There is no doubt that the original HTC Desire made a massive impact on the market and helped Google’s Android operating system secure its place in the hearts of many mobile users.
Just six months down the line and now the HTC Desire HD has been unleashed, but will it have the same effect?
The first thing you cannot help but notice is the impressive 4.3-inch touchscreen. It isn’t necessarily a great reaction though as it dwarfs the previous Desire and almost reaches the size of a tablet, like the Dell Streak.
But we found we got used to the screen size very quickly and the great 480×800 pixel resolution, along with the extra feeling of space for your applications, makes ease of use superb.
The simple task of texting was vastly improved from the previous device, with so much space to type and little room for mistake. What was even better though was using it to view videos. With the extra resolution, the elongated speaker and the massive screen size, it really does rival the likes of the iPod Touch for a portable media device.
Of course, if you want to carry around videos and music, you need decent storage and this is where the HD falls down.
With only 1.5GB of internal storage onboard, you’ll have to invest in a microSD card if you want to fill the device to the brim with multimedia.
The processor is the same speed as the previous model at 1GHz, but has been updated and this is more than suitable to give us all the speed we needed.
One nice little touch was the change of where you put in the microSD and SIM card. Rather than having to take apart the whole device as with most phones, a small sliding panel on the back comes off and allows you to change the cards without juggling the battery and the large back panel. A simple alteration but a smart one.
The camera has also been given a boost from the previous model, heading up from 5-megapixels to a pleasing 8-megapixels. The standard camera interface is also much improved as the last one had few options and was quite fiddly to use.
As well as a much better zoom, there is now the ability to put a number of effects onto the photos you take which lead to a lot of fun during the reviewing process.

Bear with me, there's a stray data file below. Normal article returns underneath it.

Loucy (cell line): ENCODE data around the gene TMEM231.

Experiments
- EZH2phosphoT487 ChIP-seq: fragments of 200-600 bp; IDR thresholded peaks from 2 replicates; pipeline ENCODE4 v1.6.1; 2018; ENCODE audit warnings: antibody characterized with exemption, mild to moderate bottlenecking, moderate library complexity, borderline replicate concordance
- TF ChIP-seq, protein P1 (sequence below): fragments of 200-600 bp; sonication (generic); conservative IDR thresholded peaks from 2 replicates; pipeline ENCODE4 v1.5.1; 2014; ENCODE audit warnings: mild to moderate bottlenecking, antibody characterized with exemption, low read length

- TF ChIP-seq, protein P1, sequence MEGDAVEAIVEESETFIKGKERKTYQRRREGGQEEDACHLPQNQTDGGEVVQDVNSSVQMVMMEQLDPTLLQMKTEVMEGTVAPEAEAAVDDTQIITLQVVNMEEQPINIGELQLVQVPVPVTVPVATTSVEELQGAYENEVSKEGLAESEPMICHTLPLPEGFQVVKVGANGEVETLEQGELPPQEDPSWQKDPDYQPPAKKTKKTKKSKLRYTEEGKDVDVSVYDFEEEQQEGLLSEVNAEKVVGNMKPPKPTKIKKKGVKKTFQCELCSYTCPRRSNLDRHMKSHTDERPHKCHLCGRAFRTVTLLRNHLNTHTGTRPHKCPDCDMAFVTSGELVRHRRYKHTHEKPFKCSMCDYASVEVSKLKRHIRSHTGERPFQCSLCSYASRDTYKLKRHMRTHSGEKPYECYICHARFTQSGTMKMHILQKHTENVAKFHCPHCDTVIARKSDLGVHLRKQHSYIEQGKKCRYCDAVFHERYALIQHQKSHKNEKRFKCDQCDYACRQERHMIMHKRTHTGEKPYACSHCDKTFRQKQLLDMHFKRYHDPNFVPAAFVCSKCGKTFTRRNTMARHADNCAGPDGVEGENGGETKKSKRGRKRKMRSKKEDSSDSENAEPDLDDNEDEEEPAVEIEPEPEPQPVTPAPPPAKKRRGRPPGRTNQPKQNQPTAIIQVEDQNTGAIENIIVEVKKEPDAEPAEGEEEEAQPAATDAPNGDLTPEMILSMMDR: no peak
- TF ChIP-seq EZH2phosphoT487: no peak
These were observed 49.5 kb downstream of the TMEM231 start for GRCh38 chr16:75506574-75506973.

Once you have got all the things you want to play with on your phone, how is it to use? Coming fully loaded with Android 2.2, it includes the extra features original Desire users had waited a long time for. This includes the ability to use the handset as a Wi-Fi hotspot, which works amazingly well but be careful of it draining your data allowance.
Swiping between the seven homescreens is incredibly smooth and even if you really try to over-use the screens, there’s next to no lag whatsoever.
The browser really is shockingly good. It isn’t that the one on the last Desire was bad, it was just what you expected for that generation of smartphone. This time the browser is really speedy and reactive and we rarely had any connection problems to our sites of choice.
We also really like the change from hardware buttons to touch sensitive ones along the bottom of the screen as it stops any accidental phone unlocking or mistaken calls when the phone was in our pocket. The top hardware button remains for unlocking the phone but it is a little small for the size of the handset and is quite a stretch to use with one hand.
Battery life shows definite signs of improvement compared to the previous generation. OK, the HD still struggled to see through two days but this is the plight of most smartphones. It did give a good few hours extra than the original though, so it was a pleasant surprise.
There are lots of little pointers where the HTC Desire HD outdoes its predecessor but how about as an overall package.
The size is enormous for a smartphone and is likely to put many people off but HTC has managed to slim it down as well, meaning you can barely notice any difference in weight.
It does run even faster and more smoothly than the previous device and has made major leaps and bounds when it comes to being used as a media player.
If you liked the first HTC Desire, the Desire HD is certainly worth considering as an upgrade if you can get past the size issues.
If you weren’t so taken by the HTC Desire, you may want to look elsewhere – maybe at HTC’s Windows Phone 7 range.